I love good science books for children. But the problem I have is many aren't realistic, they might have a good story or accurate information but they add characters or comic style pictures. I recently found this series which is written for young children, the images are hand-drawn and look just like my old biology notes. If you are interested in science you might like them as much as I do.
The language used is delightful, scientific and real names are used, just like nucleus, mitochondria, dendrites, protozoa, axons. I think it's wonderful to expose children to a wide range of language, we shouldn't shy away from reading scientific literature to our children and using scientific names. But these are still written for children, the descriptions are simplified and are able to be read by children. The books are quite short at around 20-30 pages.
All the books in this series were written by a pharmacist after she became a parent. While we could read them to our young ones to expose them to these terms, I think they are also excellent books for elementary aged children who are starting to learn about biology and physiology.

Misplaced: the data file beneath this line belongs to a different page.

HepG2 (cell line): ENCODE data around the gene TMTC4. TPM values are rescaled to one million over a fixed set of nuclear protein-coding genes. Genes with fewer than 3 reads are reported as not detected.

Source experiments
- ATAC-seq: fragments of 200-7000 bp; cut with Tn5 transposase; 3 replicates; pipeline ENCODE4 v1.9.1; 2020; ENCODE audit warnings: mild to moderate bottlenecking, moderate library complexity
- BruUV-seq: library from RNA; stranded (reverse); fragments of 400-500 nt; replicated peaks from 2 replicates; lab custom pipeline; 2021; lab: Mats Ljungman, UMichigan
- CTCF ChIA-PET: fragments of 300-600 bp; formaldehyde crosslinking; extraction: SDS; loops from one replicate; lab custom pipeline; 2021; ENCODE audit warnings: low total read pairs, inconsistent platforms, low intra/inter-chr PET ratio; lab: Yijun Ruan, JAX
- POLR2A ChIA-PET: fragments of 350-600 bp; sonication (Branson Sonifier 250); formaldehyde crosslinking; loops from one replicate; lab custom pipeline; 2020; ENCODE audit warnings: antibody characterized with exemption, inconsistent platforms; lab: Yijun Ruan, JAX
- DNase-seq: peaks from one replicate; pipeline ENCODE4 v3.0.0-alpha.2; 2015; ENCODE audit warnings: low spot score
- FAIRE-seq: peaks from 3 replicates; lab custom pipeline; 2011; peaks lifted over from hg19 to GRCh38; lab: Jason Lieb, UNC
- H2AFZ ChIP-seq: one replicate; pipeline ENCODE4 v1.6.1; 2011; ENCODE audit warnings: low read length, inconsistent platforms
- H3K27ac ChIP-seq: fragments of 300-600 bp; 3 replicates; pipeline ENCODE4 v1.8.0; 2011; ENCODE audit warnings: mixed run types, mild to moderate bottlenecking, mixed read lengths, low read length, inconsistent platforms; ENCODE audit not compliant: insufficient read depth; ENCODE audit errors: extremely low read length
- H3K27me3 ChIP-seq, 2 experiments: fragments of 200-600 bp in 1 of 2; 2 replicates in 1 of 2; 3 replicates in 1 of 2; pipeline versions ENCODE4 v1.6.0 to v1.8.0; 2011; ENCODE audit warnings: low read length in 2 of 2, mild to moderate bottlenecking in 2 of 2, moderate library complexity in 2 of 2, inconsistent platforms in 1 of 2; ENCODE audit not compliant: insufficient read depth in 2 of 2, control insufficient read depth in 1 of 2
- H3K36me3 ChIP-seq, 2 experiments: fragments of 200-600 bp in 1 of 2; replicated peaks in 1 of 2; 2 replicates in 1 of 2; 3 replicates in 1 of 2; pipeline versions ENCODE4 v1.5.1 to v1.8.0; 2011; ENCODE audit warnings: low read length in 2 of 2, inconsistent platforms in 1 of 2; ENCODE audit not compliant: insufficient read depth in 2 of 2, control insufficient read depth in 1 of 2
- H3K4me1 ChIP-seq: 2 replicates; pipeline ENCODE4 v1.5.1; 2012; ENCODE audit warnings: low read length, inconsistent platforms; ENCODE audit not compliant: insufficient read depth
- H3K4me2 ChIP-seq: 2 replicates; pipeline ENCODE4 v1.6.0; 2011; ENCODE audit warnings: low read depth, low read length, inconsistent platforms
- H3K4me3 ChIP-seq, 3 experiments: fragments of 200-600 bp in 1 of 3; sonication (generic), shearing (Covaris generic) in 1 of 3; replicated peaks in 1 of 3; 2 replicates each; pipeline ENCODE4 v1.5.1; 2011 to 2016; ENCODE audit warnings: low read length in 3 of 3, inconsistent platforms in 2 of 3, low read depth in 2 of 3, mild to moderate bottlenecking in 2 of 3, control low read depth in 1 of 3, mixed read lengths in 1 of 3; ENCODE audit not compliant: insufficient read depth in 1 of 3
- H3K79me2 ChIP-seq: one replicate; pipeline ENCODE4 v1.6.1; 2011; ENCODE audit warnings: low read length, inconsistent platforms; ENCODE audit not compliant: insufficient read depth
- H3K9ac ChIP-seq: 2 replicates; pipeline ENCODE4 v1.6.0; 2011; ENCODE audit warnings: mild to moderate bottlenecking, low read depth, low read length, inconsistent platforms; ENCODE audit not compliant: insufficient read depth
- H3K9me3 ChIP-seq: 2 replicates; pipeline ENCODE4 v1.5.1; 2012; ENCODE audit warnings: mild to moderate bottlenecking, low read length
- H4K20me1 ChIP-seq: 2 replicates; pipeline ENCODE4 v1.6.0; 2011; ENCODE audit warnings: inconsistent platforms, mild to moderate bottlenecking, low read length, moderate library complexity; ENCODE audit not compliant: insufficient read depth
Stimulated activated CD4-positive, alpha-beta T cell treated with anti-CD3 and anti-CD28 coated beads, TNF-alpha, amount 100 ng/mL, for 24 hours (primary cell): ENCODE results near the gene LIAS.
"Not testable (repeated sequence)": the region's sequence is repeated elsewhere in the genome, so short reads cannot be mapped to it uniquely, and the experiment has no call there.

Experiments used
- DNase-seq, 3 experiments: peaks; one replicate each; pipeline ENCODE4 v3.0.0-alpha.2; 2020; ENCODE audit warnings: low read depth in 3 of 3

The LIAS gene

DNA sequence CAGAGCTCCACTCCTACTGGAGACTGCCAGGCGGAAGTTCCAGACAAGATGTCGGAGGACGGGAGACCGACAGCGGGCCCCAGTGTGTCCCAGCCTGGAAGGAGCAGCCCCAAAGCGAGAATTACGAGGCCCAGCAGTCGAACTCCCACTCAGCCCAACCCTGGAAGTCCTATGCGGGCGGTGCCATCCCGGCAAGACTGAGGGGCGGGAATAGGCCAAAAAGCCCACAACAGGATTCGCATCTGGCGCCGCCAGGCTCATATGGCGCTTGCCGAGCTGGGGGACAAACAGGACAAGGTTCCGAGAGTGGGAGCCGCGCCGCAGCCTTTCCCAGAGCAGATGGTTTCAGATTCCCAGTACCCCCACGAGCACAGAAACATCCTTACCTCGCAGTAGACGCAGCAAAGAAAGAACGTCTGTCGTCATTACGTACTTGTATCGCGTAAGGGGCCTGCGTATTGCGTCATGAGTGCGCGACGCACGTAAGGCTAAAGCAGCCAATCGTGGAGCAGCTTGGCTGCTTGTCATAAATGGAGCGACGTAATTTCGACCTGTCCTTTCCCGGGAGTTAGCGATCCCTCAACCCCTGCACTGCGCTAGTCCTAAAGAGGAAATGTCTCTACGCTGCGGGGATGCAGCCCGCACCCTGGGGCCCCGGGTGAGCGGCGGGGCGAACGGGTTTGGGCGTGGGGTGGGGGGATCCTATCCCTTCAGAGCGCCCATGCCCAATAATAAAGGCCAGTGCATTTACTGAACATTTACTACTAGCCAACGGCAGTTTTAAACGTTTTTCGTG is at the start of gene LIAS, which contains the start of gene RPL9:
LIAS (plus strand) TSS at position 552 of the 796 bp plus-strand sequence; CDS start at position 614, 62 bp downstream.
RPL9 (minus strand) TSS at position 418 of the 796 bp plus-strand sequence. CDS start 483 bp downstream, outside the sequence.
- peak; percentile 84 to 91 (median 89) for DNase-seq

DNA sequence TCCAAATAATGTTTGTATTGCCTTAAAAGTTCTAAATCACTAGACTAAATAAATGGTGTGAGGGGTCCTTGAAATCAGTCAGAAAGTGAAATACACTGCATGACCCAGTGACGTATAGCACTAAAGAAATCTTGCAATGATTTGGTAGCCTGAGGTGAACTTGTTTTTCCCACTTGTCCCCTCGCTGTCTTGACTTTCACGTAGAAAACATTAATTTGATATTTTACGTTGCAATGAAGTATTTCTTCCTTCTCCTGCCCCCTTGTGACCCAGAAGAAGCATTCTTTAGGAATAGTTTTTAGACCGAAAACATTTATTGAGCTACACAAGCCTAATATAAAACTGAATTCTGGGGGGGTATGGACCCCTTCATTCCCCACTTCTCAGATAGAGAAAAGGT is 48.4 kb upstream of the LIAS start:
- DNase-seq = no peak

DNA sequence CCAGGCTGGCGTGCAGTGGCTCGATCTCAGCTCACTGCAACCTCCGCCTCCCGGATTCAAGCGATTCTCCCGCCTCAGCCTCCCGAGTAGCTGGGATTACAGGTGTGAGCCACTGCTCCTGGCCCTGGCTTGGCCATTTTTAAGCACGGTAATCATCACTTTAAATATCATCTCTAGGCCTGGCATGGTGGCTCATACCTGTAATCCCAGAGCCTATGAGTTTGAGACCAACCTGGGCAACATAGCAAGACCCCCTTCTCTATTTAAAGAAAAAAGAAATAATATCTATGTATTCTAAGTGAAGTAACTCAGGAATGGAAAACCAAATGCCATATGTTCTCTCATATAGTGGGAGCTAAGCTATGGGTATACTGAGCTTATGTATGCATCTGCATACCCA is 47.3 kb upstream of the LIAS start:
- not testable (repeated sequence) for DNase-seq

Otis (7 years) is still really into making his own science experiments. While he has his own notebook I also love the My Science Lab Notebook by the same author. As with the previous books the language used is real, it is such a Montessori concept, we are not dumbing it down for children, they are making real experiments with real results, why not use the real language and record the findings in a real way.
While this may be a lot of fun for them now, it's actually setting the child up for a positive and successful experience with science into the future.
If my child knows the parts of an animal cell or how a neuron works at seven, imagine what he could be learning in five or ten years time. If he is recording his experiments like this now, his future in science is on a good path.
Let me know if you have any other really good science books to share. We also really like Tiny Creatures: The World of Microbes.